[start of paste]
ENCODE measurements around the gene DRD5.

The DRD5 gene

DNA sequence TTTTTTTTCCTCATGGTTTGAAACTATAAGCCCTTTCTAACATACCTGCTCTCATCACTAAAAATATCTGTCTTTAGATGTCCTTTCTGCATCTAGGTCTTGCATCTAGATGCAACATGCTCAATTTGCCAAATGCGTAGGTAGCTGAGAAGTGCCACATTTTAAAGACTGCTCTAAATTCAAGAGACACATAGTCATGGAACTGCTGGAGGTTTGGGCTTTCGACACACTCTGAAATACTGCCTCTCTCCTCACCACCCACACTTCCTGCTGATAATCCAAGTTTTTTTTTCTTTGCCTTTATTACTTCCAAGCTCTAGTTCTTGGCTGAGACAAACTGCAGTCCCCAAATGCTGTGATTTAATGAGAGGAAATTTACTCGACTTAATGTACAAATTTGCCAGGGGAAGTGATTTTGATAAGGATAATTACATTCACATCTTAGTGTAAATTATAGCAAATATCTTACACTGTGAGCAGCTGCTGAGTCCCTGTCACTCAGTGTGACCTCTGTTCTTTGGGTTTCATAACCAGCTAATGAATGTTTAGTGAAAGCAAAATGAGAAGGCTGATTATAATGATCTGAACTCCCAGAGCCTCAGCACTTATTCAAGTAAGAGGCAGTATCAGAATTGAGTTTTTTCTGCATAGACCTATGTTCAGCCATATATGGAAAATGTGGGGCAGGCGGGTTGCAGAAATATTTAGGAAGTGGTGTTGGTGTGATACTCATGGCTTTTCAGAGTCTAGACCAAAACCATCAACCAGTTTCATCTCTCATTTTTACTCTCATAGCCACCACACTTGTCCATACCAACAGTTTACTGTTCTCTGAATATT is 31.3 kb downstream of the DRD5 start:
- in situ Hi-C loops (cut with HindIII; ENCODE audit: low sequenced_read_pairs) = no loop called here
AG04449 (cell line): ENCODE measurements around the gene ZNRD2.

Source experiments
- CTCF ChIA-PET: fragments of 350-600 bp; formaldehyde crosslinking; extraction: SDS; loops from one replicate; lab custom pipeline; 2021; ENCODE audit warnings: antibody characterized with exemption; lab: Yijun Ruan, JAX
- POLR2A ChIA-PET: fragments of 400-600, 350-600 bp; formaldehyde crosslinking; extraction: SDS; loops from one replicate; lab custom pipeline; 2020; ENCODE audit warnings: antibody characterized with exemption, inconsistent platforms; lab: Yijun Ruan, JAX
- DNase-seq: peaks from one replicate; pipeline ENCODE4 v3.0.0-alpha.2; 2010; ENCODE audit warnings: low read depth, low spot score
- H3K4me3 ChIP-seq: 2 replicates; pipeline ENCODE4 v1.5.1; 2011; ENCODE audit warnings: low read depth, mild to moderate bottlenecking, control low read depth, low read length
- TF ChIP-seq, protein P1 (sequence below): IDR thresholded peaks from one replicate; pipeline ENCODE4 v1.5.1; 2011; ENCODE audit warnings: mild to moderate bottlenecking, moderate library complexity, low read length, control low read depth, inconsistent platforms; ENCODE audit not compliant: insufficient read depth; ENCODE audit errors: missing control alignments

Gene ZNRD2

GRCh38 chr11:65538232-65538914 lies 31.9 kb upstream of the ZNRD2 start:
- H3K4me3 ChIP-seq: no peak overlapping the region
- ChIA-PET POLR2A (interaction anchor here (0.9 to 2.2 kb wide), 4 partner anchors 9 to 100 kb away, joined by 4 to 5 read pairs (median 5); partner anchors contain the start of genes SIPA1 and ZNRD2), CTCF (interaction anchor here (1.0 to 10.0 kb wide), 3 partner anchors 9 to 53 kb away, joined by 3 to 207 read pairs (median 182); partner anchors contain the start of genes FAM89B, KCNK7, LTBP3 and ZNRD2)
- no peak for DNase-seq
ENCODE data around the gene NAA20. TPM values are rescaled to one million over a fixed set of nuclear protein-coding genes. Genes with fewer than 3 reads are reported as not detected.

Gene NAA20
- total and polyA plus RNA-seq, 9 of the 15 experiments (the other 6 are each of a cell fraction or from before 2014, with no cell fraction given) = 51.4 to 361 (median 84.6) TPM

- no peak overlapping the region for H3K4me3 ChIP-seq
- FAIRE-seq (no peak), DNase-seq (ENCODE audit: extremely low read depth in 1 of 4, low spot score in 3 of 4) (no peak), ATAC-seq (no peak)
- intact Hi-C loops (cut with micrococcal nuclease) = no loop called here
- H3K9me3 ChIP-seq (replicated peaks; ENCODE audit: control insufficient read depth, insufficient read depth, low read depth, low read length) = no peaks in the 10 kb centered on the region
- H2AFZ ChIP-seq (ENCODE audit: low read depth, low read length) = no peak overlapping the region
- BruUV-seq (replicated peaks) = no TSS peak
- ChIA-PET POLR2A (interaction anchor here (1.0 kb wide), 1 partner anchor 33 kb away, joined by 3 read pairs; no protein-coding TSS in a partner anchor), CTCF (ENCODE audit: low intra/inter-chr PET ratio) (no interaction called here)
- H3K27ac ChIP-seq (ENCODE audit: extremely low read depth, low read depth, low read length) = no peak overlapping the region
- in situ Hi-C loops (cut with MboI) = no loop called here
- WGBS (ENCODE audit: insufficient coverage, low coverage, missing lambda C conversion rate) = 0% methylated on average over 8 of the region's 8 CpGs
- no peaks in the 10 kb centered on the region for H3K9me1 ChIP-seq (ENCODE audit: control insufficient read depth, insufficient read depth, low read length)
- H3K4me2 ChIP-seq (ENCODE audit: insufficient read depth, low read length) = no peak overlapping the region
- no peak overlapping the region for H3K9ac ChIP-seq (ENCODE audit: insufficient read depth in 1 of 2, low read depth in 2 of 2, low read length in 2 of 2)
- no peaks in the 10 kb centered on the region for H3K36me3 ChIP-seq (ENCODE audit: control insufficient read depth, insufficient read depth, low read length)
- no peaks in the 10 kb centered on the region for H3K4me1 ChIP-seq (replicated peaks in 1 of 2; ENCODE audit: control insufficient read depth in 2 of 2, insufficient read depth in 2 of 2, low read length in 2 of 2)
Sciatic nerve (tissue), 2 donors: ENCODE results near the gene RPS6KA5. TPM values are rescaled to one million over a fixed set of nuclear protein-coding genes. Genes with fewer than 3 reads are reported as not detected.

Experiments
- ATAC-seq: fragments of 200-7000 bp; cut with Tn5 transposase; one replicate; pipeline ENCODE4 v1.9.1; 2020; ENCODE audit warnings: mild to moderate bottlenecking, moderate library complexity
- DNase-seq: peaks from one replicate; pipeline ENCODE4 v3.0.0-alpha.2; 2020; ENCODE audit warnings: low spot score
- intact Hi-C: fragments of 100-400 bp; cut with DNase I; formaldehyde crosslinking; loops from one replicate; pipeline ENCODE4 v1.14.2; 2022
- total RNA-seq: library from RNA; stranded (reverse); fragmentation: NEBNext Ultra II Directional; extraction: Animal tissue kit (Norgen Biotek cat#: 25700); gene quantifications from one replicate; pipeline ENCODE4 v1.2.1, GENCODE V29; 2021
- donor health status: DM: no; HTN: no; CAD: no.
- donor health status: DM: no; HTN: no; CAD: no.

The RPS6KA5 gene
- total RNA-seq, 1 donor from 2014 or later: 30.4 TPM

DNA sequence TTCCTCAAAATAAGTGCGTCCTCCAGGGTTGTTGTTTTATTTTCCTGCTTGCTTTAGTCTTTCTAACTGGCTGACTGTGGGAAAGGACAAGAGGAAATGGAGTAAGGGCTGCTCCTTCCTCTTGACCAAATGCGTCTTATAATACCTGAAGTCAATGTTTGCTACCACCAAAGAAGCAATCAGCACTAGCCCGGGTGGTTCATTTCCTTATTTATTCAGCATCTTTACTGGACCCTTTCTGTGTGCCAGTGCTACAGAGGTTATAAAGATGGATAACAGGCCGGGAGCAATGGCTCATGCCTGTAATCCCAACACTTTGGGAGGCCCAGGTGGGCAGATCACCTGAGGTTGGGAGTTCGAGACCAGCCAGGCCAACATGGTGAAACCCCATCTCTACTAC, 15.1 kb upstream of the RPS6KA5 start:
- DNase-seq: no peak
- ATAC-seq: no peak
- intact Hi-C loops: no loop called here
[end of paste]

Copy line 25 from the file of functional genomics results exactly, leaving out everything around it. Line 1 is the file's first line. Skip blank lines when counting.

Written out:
- BruUV-seq (replicated peaks) = no TSS peak